|Year : 2021 | Volume
| Issue : 2 | Page : 197-199
Retinal astrocytoma with exudative retinal detachment treated with photodynamic therapy in a young girl with tuberous sclerosis
Wei-Yi Chou, Fenq-Lih Lee
Department of Ophthalmology, Taipei Veterans General Hospital, Taipei, Taiwan
|Date of Submission||08-Jan-2020|
|Date of Acceptance||21-Mar-2020|
|Date of Web Publication||27-May-2020|
Dr. Fenq-Lih Lee
Department of Ophthalmology, Taipei Veterans General Hospital, 201, Sec. 2, ShihPai Rd., Taipei
Source of Support: None, Conflict of Interest: None
Around 50% of patients with tuberous sclerosis have the manifestation of retinal astrocytomas. Symptomatic retinal astrocytomas are very rare, with no consensus on optimal treatment. A 7-year-old patient with tuberous sclerosis presented with progressive blurred vision in the right eye for more than half a year. On examination, best-corrected visual acuity was 20/30 in the right eye and 20/20 in the left eye. Dilated fundus examination of the right eye showed a well-circumscribed, elevated, opaque lesion, with surrounding lipid exudate, and retinal detachment involving the fovea. Spectral-domain optical coherence tomography of the right eye revealed an intraretinal lesion with adjacent subretinal fluid. A diagnosis of retinal astrocytoma with exudative retinal detachment was made. The patient was treated with verteporfin photodynamic therapy (PDT) on the lesion in the right eye. After 1 month, complete resolution of subretinal fluid was observed. At 21-month follow-up, the right eye vision was stable at 20/20, without ocular or systemic adverse events. In conclusion, PDT had a good safety profile in a cooperative pediatric patient, and was able to induce regression of astrocytoma as well as resolution of exudation with excellent visual outcome.
Keywords: Astrocytoma, retinal detachment, tuberous sclerosis
|How to cite this article:|
Chou WY, Lee FL. Retinal astrocytoma with exudative retinal detachment treated with photodynamic therapy in a young girl with tuberous sclerosis. Taiwan J Ophthalmol 2021;11:197-9
|How to cite this URL:|
Chou WY, Lee FL. Retinal astrocytoma with exudative retinal detachment treated with photodynamic therapy in a young girl with tuberous sclerosis. Taiwan J Ophthalmol [serial online] 2021 [cited 2021 Nov 27];11:197-9. Available from: https://www.e-tjo.org/text.asp?2021/11/2/197/285052
| Introduction|| |
Retinal astrocytomas are composed of foci with dystrophic calcification and several types of glial cells at the retinal nerve fiber layer. Around 50% of patients with tuberous sclerosis present retinal astrocytomas. Despite its benign histopathology, progressive growth, exudation, vitreous hemorrhage, secondary retinal detachment, neovascular glaucoma, and spontaneous scleral perforation have been reported., Symptomatic retinal astrocytomas are very rare, with no consensus on optimal treatment. Management approaches include laser photocoagulation, pars plana vitrectomy, and enucleation. Previous case reports have demonstrated the use of photodynamic therapy (PDT) with verteporfin to treat retinal astrocytomas.,,,, Herein, we present the case of a young tuberous sclerosis patient with retinal astrocytoma and exudative retinal detachment treated with verteporfin PDT.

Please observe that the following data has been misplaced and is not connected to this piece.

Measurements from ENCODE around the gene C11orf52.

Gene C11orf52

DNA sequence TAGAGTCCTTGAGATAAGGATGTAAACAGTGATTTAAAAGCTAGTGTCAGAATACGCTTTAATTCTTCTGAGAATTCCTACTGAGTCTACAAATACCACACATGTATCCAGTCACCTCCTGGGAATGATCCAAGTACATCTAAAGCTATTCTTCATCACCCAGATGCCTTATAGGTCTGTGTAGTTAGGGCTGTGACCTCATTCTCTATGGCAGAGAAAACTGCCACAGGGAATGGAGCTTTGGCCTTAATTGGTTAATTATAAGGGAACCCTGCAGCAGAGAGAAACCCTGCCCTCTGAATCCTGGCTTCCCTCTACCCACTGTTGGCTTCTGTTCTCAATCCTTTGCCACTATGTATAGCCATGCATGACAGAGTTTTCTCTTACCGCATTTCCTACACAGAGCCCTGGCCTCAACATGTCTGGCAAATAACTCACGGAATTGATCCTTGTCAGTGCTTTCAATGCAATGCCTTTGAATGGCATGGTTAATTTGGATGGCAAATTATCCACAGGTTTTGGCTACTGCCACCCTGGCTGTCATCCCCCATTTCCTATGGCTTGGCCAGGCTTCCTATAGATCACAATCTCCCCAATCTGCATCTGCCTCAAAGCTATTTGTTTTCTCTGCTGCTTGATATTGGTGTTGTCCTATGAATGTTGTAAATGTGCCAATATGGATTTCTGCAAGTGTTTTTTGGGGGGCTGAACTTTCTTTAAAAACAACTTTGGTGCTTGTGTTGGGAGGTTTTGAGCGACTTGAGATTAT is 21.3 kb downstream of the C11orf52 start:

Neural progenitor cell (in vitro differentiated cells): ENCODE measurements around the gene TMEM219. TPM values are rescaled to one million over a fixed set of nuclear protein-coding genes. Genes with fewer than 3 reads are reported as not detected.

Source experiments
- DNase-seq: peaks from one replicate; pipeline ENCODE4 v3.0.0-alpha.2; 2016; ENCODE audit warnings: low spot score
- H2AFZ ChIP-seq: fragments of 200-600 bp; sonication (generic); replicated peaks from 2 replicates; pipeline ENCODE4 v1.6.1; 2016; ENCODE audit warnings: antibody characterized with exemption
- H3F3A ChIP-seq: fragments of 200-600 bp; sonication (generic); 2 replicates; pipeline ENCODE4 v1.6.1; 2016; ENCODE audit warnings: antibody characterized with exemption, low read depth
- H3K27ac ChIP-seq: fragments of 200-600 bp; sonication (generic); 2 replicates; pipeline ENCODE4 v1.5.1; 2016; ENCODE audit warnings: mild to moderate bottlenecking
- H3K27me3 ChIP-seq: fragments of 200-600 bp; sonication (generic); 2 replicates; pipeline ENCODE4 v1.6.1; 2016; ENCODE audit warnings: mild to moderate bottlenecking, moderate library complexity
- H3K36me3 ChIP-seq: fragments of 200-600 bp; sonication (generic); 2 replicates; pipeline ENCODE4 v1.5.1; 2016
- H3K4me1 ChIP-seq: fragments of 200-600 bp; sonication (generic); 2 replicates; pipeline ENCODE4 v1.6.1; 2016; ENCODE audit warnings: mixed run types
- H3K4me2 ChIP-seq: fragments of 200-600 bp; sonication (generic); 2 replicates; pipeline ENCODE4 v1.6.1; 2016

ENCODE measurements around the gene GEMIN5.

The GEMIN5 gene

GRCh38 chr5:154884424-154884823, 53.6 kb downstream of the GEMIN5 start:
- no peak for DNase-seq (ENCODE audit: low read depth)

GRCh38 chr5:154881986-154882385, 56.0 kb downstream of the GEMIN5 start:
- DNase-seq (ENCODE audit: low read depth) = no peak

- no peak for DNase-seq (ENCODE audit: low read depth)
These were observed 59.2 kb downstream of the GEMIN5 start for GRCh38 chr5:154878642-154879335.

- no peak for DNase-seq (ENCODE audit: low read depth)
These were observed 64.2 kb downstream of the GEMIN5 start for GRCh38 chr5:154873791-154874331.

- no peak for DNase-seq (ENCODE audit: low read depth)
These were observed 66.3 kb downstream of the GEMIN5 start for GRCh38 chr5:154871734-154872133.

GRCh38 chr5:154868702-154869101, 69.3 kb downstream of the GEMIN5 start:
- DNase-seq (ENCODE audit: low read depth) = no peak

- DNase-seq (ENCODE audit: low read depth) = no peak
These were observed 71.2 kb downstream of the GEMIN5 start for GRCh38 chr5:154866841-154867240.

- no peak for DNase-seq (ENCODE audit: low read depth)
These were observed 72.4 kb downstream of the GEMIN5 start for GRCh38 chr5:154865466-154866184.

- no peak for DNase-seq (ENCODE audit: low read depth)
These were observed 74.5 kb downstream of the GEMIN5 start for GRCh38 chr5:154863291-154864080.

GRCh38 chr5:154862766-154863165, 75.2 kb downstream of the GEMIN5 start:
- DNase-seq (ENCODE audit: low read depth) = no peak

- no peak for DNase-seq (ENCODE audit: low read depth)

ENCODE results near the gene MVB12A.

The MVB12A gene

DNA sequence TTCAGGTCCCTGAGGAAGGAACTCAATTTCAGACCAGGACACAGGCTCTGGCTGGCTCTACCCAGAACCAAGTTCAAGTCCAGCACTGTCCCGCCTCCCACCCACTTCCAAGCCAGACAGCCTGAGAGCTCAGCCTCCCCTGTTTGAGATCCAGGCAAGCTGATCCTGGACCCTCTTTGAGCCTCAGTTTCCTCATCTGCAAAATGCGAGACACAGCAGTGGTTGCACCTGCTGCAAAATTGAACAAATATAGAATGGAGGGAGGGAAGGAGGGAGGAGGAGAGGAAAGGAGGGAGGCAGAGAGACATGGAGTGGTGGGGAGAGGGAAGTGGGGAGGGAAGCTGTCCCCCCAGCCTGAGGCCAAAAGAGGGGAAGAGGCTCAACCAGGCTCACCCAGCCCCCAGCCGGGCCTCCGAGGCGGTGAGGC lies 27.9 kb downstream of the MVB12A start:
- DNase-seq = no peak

| Case Report|| |
A 7-year-old girl with a history of tuberous sclerosis presented to our clinic with progressive blurred vision in the right eye for more than 6 months. The past medical history included excisional biopsy-proven subependymal giant cell astrocytoma in the left lateral ventricle and related infantile spasms at 4-month-old. On examination, best-corrected visual acuity was 20/30 in the right eye and 20/20 in the left eye. Intraocular pressure and anterior segment examination were unremarkable. A dilated fundus examination of her right eye showed a well-circumscribed, elevated, opaque lesion, around 1.5 disc diameter, located superior to the superior vascular arcade with lipid exudate and exudative retinal detachment extending to the fovea [Figure 1]a; two other flat, smooth and translucent gray lesions were found in the left eye. Spectral-domain optical coherence tomography of the right eye revealed an intraretinal lesion causing disruption of retinal layers [Figure 1]b, with surrounding subretinal fluid extending to the fovea [Figure 1]c. Fluorescein angiography showed a hyperfluorescent mass with vascular ingrowth located at 12 o' clock, with late leakage in the right eye [Figure 1]d, as well as the presence of two hyperfluorescent patches with late staining in the left eye. Based on the history of tuberous sclerosis and the morphology of retinal lesions, retinal astrocytomas of both eyes were diagnosed. After explaining the pros and cons of intervention to the patient's parents, PDT with verteporfin at standard dose, spots size 4200um, and 166 s was applied on the lesion in the right eye. At the 1-month follow-up, improvement of vision to 20/25 OD and complete resolution of subretinal fluid OD was observed. At 21 months [Figure 2] after intervention, there was no recurrence and right eye vision was stable at 20/20. No adverse events were noted.